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Title: A Field Book of the Stars
Author: Olcott, William Tyler
Language: English
As this book started as an ASCII text book there are no pictures available.

*** Start of this LibraryBlog Digital Book "A Field Book of the Stars" ***




_Second Edition, revised and enlarged_


  The Knickerbocker Press

  (For Second Edition)

[Illustration: The Knickerbocker Press, New York]

_Printed in the United States of America_


Considering the ease with which a knowledge of the constellations can
be acquired, it seems a remarkable fact that so few are conversant
with these time-honored configurations of the heavens. Aside from a
knowledge of "the Dipper" and "the Pleiades," the constellations to
the vast majority, are utterly unknown.

To facilitate and popularize if possible this fascinating recreation
of star-gazing the author has designed this field-book. It is limited
in scope solely to that purpose, and all matter of a technical or
theoretical nature has been omitted.

The endeavor has been to include in these pages only such matter as
the reader can observe with the naked eye, or an opera-glass.
Simplicity and brevity have been aimed at, the main idea being that
whatever is bulky or verbose is a hindrance rather than a help when
actually engaged in the observation of the heavens.

The constellations embraced in this manual are only those visible from
the average latitude of the New England and Middle States, and owe
their place in the particular season in which they are found to the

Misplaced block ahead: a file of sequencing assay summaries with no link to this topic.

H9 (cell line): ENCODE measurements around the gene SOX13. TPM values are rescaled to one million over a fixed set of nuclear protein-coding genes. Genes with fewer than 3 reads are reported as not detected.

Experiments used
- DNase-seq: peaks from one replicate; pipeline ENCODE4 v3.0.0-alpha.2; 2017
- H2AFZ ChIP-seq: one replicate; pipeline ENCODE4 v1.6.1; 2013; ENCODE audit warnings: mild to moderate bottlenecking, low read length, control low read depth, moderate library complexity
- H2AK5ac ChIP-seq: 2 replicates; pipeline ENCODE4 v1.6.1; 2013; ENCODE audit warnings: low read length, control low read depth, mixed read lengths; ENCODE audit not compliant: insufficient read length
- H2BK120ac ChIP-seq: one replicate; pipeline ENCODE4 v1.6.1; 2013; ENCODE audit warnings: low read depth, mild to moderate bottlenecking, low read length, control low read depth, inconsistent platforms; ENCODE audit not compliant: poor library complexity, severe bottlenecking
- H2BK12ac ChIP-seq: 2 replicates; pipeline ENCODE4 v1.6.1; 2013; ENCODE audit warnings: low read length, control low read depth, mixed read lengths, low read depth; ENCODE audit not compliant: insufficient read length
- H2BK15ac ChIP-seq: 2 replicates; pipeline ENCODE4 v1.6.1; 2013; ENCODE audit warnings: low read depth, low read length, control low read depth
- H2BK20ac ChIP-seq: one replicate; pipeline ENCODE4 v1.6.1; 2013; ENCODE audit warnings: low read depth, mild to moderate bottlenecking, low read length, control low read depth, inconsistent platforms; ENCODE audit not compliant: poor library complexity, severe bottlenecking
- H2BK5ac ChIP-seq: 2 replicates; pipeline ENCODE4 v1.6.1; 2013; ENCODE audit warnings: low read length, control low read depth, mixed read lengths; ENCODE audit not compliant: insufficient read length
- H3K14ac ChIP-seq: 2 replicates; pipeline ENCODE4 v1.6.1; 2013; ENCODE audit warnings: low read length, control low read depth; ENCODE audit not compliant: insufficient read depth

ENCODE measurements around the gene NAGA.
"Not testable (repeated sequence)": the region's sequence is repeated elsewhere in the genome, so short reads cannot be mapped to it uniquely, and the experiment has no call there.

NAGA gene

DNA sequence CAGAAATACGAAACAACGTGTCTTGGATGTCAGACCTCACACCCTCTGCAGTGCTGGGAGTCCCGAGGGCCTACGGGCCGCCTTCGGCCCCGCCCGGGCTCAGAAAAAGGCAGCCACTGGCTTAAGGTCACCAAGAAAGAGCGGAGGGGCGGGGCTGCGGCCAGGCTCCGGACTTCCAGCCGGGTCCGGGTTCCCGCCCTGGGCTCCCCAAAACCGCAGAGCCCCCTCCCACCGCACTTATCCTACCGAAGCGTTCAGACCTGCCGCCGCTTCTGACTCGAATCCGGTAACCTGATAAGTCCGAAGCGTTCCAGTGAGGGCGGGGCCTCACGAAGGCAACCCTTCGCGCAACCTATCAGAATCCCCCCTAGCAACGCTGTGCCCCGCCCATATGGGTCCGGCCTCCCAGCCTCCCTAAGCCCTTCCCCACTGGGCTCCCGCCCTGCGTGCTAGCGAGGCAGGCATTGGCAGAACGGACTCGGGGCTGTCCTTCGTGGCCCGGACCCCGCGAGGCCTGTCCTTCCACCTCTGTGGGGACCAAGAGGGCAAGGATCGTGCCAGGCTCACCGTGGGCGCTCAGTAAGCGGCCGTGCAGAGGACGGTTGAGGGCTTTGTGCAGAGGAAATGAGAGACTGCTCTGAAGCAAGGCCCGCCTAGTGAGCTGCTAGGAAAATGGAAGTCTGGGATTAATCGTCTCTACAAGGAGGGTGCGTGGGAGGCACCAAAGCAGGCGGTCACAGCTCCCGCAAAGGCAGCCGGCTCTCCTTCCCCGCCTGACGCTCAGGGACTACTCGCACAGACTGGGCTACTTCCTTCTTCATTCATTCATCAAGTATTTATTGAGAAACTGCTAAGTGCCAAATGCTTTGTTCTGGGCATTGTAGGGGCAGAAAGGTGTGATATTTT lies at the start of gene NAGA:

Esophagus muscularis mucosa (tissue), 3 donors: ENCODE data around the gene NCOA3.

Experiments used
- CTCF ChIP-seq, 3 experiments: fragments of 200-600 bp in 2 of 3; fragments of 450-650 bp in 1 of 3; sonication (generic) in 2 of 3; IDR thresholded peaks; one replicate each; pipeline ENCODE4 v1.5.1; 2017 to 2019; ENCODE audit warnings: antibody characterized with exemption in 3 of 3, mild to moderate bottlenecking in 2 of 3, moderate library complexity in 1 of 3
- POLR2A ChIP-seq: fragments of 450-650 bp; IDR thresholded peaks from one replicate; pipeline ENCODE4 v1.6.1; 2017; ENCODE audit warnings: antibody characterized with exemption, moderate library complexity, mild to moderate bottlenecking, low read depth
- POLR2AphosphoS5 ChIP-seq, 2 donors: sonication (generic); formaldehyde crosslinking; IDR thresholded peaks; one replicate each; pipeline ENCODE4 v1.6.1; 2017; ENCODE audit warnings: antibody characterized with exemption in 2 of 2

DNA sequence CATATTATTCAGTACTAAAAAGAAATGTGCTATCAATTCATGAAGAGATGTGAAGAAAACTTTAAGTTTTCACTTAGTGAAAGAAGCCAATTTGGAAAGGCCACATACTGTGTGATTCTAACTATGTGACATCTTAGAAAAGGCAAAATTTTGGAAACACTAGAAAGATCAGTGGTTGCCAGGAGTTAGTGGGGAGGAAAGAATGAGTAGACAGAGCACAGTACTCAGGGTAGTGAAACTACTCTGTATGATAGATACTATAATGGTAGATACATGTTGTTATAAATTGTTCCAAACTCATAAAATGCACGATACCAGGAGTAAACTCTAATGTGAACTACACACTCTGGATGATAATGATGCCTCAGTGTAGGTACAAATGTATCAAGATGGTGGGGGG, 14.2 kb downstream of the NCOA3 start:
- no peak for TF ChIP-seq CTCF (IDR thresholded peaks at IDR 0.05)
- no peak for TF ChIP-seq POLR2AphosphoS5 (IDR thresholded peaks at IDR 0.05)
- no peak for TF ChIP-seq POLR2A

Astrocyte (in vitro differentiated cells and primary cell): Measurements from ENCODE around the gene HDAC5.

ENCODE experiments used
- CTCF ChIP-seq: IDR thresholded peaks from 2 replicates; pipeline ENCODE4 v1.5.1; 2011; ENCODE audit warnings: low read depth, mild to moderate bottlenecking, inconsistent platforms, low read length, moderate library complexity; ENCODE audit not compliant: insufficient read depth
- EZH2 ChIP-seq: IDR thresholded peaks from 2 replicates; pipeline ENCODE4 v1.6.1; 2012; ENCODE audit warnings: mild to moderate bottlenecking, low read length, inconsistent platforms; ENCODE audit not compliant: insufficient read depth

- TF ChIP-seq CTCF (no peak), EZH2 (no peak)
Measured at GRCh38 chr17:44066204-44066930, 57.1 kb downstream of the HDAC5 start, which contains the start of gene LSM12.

fact that in that season they are favorably situated for observation.

With this brief explanatory note of the purpose and design of the
book, the author proceeds to outline the scheme of study.


The table of contents shows the scheme of study to be pursued, and to
facilitate the work it is desirable that the student follow the
therein circumscribed order.

A knowledge on the part of the reader of Ursa Major, or "the Dipper"
as it is commonly called, and "the Pleiades," the well-known group in
Taurus, is presupposed by the author.

With this knowledge as a basis, the student is enabled in any season
to take up the study of the constellations. By following out the order
dictated, he will in a few nights of observation be enabled to
identify the various configurations making up the several
constellations that are set apart for study in that particular season.

A large plate, showing the appearance of the heavens at a designated
time on the first night of the quarter, is inserted before each
season's work. This should be consulted by the student before he makes
an observation, in order that he may obtain a comprehensive idea of
the relative position of the constellations, and also know in what
part of the heavens to locate the constellation which he wishes to

A knowledge of one constellation enables the student to determine the
position of the next in order. In this work, the identification of
each constellation depends on a knowledge of what precedes, always
bearing in mind the fact that each season starts as a new and distinct
part to be taken by itself, and has no bearing on that which comes



  INTRODUCTION                                                iii

  SCHEME OF STUDY                                               v

  The Constellations of Spring.

  MAP OF THE HEAVENS 9 P.M., APRIL FIRST                        3

  1.  URSA MAJOR                                                4

  2.  URSA MINOR                                                6
      Located by the pointer stars in Ursa Major.

  3.  GEMINI                                                    8
      Located by a line drawn through designated stars
      in Ursa Major.

  4.  AURIGA                                                   10
      Located in the same manner as Gemini.

  5.  CANCER                                                   12
      Located by a line drawn from Auriga to Gemini
      and prolonged.

  6.  HYDRA                                                    14
      The head of Hydra is to be seen just below Cancer.

  7.  LEO                                                      16
      Located by a line drawn from Gemini to Cancer